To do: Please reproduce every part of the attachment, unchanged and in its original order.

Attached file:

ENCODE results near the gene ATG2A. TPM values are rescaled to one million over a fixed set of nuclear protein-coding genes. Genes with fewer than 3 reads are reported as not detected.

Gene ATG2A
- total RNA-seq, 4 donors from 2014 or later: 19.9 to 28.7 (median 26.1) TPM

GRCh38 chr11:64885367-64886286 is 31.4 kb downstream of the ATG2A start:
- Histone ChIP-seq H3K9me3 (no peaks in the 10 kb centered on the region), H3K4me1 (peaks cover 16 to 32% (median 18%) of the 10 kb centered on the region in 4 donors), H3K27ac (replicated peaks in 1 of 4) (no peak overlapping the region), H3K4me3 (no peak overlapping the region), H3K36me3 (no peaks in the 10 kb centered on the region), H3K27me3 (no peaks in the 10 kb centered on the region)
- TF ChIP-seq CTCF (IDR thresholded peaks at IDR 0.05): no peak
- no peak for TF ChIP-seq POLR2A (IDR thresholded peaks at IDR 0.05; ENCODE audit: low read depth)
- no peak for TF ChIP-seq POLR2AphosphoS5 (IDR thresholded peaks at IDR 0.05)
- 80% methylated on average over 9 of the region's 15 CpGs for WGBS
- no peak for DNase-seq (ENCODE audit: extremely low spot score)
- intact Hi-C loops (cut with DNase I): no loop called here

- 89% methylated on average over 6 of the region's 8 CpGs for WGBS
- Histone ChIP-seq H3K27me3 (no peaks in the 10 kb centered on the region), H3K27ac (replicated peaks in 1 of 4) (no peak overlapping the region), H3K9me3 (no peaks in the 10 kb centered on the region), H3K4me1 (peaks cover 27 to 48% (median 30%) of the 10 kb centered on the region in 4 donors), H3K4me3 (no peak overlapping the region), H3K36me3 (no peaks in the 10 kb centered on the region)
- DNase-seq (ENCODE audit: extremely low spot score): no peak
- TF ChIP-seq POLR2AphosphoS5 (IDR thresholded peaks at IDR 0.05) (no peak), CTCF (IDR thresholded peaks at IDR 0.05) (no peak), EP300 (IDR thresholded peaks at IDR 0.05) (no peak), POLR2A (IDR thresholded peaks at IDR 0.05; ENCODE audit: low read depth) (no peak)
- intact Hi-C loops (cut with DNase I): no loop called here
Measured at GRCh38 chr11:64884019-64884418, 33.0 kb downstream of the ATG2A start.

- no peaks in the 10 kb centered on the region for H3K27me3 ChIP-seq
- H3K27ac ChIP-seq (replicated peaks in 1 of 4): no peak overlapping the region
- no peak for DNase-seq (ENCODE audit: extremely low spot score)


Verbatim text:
ENCODE results near the gene ATG2A. TPM values are rescaled to one million over a fixed set of nuclear protein-coding genes. Genes with fewer than 3 reads are reported as not detected.

Gene ATG2A
- total RNA-seq, 4 donors from 2014 or later: 19.9 to 28.7 (median 26.1) TPM

GRCh38 chr11:64885367-64886286 is 31.4 kb downstream of the ATG2A start:
- Histone ChIP-seq H3K9me3 (no peaks in the 10 kb centered on the region), H3K4me1 (peaks cover 16 to 32% (median 18%) of the 10 kb centered on the region in 4 donors), H3K27ac (replicated peaks in 1 of 4) (no peak overlapping the region), H3K4me3 (no peak overlapping the region), H3K36me3 (no peaks in the 10 kb centered on the region), H3K27me3 (no peaks in the 10 kb centered on the region)
- TF ChIP-seq CTCF (IDR thresholded peaks at IDR 0.05): no peak
- no peak for TF ChIP-seq POLR2A (IDR thresholded peaks at IDR 0.05; ENCODE audit: low read depth)
- no peak for TF ChIP-seq POLR2AphosphoS5 (IDR thresholded peaks at IDR 0.05)
- 80% methylated on average over 9 of the region's 15 CpGs for WGBS
- no peak for DNase-seq (ENCODE audit: extremely low spot score)
- intact Hi-C loops (cut with DNase I): no loop called here

- 89% methylated on average over 6 of the region's 8 CpGs for WGBS
- Histone ChIP-seq H3K27me3 (no peaks in the 10 kb centered on the region), H3K27ac (replicated peaks in 1 of 4) (no peak overlapping the region), H3K9me3 (no peaks in the 10 kb centered on the region), H3K4me1 (peaks cover 27 to 48% (median 30%) of the 10 kb centered on the region in 4 donors), H3K4me3 (no peak overlapping the region), H3K36me3 (no peaks in the 10 kb centered on the region)
- DNase-seq (ENCODE audit: extremely low spot score): no peak
- TF ChIP-seq POLR2AphosphoS5 (IDR thresholded peaks at IDR 0.05) (no peak), CTCF (IDR thresholded peaks at IDR 0.05) (no peak), EP300 (IDR thresholded peaks at IDR 0.05) (no peak), POLR2A (IDR thresholded peaks at IDR 0.05; ENCODE audit: low read depth) (no peak)
- intact Hi-C loops (cut with DNase I): no loop called here
Measured at GRCh38 chr11:64884019-64884418, 33.0 kb downstream of the ATG2A start.

- no peaks in the 10 kb centered on the region for H3K27me3 ChIP-seq
- H3K27ac ChIP-seq (replicated peaks in 1 of 4): no peak overlapping the region
- no peak for DNase-seq (ENCODE audit: extremely low spot score)